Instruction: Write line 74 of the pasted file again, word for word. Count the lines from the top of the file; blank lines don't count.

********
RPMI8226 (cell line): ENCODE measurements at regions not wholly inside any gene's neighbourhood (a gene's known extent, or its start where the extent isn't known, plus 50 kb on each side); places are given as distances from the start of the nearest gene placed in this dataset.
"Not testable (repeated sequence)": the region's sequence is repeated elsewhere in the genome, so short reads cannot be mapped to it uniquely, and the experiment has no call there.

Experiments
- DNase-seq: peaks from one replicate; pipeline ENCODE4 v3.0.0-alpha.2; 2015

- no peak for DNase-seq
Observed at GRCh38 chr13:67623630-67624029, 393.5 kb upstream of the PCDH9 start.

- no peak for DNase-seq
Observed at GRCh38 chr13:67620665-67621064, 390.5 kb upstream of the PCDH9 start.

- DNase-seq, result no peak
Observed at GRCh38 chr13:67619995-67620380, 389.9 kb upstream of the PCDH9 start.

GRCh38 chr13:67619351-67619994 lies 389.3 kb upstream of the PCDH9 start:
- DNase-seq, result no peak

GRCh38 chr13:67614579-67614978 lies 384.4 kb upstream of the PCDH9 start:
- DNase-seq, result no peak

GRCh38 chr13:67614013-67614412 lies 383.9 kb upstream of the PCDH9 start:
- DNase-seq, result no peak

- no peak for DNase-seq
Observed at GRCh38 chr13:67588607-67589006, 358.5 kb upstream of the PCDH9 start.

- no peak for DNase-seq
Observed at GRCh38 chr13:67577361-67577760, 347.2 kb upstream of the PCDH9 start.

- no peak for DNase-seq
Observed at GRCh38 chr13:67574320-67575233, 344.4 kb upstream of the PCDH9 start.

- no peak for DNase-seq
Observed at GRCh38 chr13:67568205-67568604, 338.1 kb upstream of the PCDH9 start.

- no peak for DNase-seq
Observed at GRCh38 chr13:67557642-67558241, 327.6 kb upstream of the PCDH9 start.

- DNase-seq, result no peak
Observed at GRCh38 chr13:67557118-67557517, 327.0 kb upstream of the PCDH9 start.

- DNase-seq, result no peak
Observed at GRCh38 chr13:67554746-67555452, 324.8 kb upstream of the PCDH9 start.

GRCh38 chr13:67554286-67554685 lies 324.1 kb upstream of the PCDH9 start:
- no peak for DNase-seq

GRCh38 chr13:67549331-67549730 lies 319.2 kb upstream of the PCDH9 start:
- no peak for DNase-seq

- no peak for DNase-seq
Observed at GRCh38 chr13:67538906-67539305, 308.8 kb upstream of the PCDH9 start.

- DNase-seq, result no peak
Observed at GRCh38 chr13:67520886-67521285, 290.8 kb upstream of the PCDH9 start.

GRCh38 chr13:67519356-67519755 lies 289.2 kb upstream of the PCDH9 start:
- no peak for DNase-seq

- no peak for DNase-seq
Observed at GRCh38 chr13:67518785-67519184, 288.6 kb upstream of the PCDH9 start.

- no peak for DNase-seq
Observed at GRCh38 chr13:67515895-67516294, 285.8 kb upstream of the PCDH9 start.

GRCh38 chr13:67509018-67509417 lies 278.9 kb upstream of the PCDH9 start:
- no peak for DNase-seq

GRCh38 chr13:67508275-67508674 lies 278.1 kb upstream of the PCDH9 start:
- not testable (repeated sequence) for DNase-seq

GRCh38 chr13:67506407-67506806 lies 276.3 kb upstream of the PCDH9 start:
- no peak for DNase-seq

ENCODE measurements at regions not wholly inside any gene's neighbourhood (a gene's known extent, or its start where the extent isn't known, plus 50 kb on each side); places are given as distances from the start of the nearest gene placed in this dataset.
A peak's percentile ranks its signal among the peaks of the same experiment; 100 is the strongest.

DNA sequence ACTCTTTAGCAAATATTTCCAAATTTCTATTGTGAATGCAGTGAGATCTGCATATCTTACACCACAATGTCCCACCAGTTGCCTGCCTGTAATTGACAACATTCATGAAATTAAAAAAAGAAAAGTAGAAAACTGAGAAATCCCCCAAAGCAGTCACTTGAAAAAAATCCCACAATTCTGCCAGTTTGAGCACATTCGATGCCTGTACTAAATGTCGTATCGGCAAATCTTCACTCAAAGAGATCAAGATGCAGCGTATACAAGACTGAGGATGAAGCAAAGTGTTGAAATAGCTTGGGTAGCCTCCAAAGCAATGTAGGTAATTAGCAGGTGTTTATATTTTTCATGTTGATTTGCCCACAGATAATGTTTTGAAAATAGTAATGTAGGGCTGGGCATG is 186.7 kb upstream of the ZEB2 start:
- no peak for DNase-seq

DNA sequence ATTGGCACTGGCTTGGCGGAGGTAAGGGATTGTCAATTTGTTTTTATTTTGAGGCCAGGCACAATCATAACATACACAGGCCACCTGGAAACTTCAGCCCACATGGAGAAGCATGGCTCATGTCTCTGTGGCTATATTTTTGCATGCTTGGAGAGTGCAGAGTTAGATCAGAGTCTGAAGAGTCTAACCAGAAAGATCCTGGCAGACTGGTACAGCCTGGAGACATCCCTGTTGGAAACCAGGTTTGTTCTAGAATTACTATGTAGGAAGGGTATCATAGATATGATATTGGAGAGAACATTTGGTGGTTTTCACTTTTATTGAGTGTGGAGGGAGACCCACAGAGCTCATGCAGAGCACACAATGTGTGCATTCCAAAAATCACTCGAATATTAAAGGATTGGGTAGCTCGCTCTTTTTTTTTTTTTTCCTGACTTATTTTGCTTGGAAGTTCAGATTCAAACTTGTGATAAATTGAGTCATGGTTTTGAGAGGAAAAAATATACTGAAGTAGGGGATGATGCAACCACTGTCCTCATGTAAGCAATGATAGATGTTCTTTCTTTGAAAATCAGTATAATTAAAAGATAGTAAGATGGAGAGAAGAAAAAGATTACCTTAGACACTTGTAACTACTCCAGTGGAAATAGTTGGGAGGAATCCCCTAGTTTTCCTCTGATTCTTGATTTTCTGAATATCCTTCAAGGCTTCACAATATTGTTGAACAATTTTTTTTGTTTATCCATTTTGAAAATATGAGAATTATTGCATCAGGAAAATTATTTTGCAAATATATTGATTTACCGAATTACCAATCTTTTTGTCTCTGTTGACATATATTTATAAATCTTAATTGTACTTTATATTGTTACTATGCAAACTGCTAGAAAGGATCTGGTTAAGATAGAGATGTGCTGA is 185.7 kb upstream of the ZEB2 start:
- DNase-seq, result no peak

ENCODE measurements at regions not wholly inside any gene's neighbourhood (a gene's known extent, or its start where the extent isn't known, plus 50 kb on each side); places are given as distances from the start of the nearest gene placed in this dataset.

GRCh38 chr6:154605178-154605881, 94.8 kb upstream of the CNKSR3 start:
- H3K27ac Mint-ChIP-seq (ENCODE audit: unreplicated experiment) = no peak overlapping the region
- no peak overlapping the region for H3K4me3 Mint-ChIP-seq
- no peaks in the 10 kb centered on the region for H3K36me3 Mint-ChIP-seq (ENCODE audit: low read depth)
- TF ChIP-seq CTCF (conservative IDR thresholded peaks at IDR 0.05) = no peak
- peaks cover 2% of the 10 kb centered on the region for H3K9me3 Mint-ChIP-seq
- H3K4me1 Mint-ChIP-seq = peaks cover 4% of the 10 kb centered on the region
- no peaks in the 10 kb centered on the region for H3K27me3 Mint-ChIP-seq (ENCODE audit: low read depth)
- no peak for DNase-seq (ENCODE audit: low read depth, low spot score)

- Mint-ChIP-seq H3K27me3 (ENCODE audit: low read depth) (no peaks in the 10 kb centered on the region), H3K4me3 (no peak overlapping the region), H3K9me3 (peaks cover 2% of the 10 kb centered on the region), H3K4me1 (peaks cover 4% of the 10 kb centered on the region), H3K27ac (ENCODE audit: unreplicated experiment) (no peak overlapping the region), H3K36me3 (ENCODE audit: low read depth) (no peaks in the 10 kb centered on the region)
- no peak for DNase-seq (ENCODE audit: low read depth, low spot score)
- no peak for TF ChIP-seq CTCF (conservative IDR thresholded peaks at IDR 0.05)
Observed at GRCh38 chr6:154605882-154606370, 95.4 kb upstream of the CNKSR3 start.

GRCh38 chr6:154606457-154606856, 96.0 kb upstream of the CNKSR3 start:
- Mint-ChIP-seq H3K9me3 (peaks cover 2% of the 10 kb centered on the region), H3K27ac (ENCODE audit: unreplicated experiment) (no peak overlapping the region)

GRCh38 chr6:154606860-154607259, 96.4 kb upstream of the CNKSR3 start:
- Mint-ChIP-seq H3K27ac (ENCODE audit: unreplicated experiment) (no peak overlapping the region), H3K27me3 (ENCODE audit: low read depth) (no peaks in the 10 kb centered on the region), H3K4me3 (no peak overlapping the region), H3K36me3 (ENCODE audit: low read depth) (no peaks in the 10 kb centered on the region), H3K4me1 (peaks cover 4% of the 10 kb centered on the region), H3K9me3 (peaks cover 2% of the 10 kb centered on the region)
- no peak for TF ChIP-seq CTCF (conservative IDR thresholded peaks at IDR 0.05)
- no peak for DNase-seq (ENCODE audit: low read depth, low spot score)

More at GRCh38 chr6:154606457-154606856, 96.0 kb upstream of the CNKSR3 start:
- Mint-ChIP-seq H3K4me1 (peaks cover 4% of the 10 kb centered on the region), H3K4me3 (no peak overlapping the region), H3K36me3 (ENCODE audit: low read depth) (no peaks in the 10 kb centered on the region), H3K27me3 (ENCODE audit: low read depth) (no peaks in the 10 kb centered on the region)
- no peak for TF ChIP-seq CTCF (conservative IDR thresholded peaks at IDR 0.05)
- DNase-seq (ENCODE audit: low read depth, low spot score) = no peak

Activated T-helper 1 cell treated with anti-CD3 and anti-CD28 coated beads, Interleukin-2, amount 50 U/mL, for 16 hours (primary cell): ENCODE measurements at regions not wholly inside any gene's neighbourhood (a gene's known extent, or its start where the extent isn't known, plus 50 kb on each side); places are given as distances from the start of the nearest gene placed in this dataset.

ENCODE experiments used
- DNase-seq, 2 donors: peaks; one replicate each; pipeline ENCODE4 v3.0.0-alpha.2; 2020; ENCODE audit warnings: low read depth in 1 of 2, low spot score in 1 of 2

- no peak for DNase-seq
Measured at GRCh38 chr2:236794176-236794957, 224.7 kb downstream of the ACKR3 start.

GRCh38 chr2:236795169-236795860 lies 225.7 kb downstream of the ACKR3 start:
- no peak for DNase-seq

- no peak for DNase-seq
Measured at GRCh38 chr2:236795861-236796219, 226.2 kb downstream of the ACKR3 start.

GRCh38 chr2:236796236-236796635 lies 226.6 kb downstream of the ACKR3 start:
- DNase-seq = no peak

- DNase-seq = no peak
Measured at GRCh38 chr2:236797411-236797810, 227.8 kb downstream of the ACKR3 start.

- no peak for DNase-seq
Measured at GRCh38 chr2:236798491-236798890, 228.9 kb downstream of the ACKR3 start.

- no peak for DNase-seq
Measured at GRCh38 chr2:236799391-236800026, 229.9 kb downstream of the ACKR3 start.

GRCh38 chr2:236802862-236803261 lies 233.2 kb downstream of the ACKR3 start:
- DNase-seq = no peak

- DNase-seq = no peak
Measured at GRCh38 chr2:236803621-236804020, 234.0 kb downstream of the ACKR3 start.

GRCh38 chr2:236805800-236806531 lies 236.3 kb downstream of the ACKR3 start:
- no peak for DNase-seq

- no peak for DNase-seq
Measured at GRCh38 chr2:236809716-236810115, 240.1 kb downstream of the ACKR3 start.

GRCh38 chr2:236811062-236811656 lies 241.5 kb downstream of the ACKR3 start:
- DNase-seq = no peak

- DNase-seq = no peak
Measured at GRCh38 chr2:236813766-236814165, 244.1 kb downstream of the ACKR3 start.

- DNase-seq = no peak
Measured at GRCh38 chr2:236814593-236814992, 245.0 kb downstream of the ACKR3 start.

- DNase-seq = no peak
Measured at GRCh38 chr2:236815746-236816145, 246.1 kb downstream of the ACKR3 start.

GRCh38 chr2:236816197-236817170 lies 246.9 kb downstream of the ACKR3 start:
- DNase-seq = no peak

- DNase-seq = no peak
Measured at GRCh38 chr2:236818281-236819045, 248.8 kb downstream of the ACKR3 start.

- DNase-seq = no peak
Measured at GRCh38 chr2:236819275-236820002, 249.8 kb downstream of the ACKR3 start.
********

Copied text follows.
- Mint-ChIP-seq H3K27ac (ENCODE audit: unreplicated experiment) (no peak overlapping the region), H3K27me3 (ENCODE audit: low read depth) (no peaks in the 10 kb centered on the region), H3K4me3 (no peak overlapping the region), H3K36me3 (ENCODE audit: low read depth) (no peaks in the 10 kb centered on the region), H3K4me1 (peaks cover 4% of the 10 kb centered on the region), H3K9me3 (peaks cover 2% of the 10 kb centered on the region)